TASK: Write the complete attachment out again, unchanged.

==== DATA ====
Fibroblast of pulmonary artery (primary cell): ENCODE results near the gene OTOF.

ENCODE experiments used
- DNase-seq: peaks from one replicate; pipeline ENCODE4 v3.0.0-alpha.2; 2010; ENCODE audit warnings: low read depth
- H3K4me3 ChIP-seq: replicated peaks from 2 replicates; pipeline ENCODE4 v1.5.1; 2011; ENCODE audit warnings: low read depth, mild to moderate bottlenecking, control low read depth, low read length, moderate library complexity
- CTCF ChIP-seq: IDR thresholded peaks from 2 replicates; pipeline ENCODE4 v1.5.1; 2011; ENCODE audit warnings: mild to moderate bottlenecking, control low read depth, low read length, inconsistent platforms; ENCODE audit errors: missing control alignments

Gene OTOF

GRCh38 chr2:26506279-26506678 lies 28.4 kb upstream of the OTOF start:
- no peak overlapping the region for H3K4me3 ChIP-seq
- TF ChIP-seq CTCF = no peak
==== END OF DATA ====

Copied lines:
Fibroblast of pulmonary artery (primary cell): ENCODE results near the gene OTOF.

ENCODE experiments used
- DNase-seq: peaks from one replicate; pipeline ENCODE4 v3.0.0-alpha.2; 2010; ENCODE audit warnings: low read depth
- H3K4me3 ChIP-seq: replicated peaks from 2 replicates; pipeline ENCODE4 v1.5.1; 2011; ENCODE audit warnings: low read depth, mild to moderate bottlenecking, control low read depth, low read length, moderate library complexity
- CTCF ChIP-seq: IDR thresholded peaks from 2 replicates; pipeline ENCODE4 v1.5.1; 2011; ENCODE audit warnings: mild to moderate bottlenecking, control low read depth, low read length, inconsistent platforms; ENCODE audit errors: missing control alignments

Gene OTOF

GRCh38 chr2:26506279-26506678 lies 28.4 kb upstream of the OTOF start:
- no peak overlapping the region for H3K4me3 ChIP-seq
- TF ChIP-seq CTCF = no peak